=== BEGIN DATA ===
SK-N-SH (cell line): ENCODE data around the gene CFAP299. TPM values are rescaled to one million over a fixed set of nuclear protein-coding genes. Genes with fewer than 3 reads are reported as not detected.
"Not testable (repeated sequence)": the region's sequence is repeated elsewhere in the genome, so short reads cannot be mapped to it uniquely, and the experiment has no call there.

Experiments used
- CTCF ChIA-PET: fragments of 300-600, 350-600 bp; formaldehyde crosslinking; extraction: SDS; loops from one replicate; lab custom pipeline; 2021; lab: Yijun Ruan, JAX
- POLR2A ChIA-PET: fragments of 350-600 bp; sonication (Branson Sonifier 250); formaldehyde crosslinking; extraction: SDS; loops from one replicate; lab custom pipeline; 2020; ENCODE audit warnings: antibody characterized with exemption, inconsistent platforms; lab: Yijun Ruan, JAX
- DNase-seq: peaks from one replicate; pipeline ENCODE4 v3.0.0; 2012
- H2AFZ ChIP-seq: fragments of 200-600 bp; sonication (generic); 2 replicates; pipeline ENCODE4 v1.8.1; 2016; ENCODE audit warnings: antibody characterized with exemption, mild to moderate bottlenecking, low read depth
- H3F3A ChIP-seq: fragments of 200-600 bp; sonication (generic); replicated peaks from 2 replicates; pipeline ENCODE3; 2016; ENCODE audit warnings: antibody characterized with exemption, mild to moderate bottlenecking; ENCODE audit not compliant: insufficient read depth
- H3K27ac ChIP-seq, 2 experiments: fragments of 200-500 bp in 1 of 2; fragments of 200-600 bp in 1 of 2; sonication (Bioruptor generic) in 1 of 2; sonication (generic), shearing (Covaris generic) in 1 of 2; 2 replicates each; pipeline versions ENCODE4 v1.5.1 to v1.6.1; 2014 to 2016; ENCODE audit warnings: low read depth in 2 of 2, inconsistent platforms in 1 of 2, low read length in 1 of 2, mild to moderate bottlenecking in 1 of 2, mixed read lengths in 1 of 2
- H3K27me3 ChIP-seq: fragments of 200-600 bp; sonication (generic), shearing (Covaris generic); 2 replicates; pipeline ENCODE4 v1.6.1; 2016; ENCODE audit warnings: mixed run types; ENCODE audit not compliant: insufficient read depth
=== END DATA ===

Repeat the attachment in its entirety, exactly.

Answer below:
SK-N-SH (cell line): ENCODE data around the gene CFAP299. TPM values are rescaled to one million over a fixed set of nuclear protein-coding genes. Genes with fewer than 3 reads are reported as not detected.
"Not testable (repeated sequence)": the region's sequence is repeated elsewhere in the genome, so short reads cannot be mapped to it uniquely, and the experiment has no call there.

Experiments used
- CTCF ChIA-PET: fragments of 300-600, 350-600 bp; formaldehyde crosslinking; extraction: SDS; loops from one replicate; lab custom pipeline; 2021; lab: Yijun Ruan, JAX
- POLR2A ChIA-PET: fragments of 350-600 bp; sonication (Branson Sonifier 250); formaldehyde crosslinking; extraction: SDS; loops from one replicate; lab custom pipeline; 2020; ENCODE audit warnings: antibody characterized with exemption, inconsistent platforms; lab: Yijun Ruan, JAX
- DNase-seq: peaks from one replicate; pipeline ENCODE4 v3.0.0; 2012
- H2AFZ ChIP-seq: fragments of 200-600 bp; sonication (generic); 2 replicates; pipeline ENCODE4 v1.8.1; 2016; ENCODE audit warnings: antibody characterized with exemption, mild to moderate bottlenecking, low read depth
- H3F3A ChIP-seq: fragments of 200-600 bp; sonication (generic); replicated peaks from 2 replicates; pipeline ENCODE3; 2016; ENCODE audit warnings: antibody characterized with exemption, mild to moderate bottlenecking; ENCODE audit not compliant: insufficient read depth
- H3K27ac ChIP-seq, 2 experiments: fragments of 200-500 bp in 1 of 2; fragments of 200-600 bp in 1 of 2; sonication (Bioruptor generic) in 1 of 2; sonication (generic), shearing (Covaris generic) in 1 of 2; 2 replicates each; pipeline versions ENCODE4 v1.5.1 to v1.6.1; 2014 to 2016; ENCODE audit warnings: low read depth in 2 of 2, inconsistent platforms in 1 of 2, low read length in 1 of 2, mild to moderate bottlenecking in 1 of 2, mixed read lengths in 1 of 2
- H3K27me3 ChIP-seq: fragments of 200-600 bp; sonication (generic), shearing (Covaris generic); 2 replicates; pipeline ENCODE4 v1.6.1; 2016; ENCODE audit warnings: mixed run types; ENCODE audit not compliant: insufficient read depth